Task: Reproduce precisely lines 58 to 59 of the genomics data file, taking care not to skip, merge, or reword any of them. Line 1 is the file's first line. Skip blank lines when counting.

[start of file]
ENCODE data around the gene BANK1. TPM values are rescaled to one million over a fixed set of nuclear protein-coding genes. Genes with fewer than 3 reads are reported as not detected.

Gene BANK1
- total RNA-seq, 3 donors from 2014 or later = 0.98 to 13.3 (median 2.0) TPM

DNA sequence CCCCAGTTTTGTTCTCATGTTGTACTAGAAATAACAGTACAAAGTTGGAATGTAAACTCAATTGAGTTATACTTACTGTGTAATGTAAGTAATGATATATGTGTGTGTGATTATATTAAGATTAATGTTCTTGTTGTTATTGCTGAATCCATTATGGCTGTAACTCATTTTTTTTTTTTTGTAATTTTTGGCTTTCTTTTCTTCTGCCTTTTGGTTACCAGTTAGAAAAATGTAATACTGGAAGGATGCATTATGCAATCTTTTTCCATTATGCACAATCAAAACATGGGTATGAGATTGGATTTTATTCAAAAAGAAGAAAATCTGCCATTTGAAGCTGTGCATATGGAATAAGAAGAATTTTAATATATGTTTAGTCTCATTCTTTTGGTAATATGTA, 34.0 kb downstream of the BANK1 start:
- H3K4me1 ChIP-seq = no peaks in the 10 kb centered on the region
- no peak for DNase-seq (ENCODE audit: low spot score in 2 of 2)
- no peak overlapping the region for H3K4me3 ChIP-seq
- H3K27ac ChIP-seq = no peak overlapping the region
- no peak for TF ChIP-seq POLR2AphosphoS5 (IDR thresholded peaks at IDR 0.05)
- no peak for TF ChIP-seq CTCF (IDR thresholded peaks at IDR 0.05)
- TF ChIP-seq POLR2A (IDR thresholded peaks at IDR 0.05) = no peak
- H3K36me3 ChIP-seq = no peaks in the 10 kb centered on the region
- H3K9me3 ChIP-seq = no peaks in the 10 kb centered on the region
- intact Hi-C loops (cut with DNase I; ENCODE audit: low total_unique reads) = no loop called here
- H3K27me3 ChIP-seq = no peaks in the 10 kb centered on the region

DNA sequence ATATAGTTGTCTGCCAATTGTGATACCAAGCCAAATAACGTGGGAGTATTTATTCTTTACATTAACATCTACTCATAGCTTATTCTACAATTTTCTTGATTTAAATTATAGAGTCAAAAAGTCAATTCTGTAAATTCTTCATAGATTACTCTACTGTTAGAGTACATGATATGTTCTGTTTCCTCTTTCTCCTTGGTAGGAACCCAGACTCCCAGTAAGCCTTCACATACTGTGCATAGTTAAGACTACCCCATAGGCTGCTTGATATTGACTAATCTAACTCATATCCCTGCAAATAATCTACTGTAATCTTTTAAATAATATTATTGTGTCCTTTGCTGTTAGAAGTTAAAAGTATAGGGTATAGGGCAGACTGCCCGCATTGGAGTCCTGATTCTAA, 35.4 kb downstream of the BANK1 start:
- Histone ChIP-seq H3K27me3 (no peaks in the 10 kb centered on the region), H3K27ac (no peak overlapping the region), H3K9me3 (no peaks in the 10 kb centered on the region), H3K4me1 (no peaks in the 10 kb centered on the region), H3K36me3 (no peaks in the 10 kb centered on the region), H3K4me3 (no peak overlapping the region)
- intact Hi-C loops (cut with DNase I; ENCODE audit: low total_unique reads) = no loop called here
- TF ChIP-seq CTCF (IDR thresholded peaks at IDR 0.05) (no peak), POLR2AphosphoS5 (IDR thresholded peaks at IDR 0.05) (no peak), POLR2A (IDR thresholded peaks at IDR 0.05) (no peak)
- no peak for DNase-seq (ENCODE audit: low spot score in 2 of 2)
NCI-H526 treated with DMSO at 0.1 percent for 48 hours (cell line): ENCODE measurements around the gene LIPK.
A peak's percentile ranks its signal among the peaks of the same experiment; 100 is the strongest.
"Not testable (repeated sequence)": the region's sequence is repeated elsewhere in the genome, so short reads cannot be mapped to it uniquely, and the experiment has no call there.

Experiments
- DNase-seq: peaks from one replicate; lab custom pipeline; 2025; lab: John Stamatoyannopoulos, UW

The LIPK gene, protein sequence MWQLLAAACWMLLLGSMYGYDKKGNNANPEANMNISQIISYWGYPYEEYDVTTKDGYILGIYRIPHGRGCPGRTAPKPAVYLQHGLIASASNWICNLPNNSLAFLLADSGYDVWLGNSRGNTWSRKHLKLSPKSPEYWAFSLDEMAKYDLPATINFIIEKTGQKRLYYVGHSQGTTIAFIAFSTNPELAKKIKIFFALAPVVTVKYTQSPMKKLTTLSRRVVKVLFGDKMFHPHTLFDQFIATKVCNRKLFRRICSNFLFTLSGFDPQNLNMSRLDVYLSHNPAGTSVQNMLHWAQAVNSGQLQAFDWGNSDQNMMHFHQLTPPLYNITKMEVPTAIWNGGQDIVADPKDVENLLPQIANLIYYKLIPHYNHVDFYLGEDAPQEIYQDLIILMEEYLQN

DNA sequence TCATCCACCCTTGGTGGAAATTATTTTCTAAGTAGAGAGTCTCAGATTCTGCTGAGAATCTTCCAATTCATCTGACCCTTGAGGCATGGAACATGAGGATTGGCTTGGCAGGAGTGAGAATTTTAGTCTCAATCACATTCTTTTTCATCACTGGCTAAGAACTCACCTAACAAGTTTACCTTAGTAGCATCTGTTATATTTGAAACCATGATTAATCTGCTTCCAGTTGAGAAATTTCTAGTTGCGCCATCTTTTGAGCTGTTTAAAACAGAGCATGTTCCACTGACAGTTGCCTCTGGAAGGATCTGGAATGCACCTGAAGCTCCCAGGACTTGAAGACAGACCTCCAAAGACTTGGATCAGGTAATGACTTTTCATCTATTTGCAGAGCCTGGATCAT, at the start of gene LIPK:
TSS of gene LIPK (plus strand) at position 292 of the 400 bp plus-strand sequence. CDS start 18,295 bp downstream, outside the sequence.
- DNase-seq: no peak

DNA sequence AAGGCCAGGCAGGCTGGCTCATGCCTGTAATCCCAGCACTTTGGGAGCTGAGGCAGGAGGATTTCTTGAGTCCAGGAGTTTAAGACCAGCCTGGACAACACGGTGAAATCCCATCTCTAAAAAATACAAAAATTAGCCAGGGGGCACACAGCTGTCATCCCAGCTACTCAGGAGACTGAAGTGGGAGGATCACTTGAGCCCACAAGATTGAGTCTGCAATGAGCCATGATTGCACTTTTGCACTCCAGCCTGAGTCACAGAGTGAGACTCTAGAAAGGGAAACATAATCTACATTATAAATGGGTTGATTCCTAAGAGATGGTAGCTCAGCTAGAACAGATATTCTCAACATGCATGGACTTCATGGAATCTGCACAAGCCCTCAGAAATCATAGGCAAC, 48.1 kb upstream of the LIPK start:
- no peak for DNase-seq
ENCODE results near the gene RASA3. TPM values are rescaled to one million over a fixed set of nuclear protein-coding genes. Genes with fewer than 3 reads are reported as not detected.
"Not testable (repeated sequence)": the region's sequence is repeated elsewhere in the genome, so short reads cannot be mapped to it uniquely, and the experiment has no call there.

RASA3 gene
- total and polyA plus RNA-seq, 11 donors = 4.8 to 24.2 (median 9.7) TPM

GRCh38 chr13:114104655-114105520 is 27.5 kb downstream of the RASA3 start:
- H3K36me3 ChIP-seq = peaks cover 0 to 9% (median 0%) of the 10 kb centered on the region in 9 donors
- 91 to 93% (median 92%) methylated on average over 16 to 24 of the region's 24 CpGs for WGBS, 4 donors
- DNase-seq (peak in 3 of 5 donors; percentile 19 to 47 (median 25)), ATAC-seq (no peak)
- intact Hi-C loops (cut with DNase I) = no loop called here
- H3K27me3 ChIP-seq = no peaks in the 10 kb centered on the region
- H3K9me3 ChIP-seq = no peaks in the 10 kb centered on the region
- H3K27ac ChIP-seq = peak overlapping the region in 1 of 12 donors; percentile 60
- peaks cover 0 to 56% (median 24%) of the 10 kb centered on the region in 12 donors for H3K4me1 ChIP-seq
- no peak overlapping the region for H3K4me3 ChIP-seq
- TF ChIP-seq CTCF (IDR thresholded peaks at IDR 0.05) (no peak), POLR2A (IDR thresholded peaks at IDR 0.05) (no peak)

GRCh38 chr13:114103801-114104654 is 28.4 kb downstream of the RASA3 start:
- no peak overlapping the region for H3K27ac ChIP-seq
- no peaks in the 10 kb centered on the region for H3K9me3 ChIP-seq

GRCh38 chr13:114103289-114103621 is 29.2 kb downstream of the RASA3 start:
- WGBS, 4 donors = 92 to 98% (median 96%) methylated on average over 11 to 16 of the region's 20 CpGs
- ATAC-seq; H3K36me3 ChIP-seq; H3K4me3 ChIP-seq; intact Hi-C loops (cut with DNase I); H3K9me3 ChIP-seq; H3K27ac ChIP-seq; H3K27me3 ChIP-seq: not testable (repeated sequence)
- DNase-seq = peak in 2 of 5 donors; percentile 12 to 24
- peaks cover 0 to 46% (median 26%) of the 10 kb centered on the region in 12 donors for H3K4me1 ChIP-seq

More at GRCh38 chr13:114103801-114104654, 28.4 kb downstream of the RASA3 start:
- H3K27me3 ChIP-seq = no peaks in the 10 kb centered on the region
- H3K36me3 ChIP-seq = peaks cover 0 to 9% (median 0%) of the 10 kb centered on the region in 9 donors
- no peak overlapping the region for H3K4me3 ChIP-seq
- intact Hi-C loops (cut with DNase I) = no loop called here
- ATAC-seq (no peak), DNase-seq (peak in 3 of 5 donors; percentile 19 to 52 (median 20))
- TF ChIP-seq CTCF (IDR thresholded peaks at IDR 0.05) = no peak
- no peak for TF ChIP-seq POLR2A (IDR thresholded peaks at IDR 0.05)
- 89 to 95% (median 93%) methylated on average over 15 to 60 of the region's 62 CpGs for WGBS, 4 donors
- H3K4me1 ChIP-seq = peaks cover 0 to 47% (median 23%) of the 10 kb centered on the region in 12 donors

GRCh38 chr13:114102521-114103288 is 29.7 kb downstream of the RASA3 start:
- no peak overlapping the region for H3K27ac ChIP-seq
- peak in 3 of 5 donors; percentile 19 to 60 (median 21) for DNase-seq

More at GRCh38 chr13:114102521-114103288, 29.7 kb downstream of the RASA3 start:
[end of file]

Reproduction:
- no peak overlapping the region for H3K4me3 ChIP-seq
- intact Hi-C loops (cut with DNase I) = no loop called here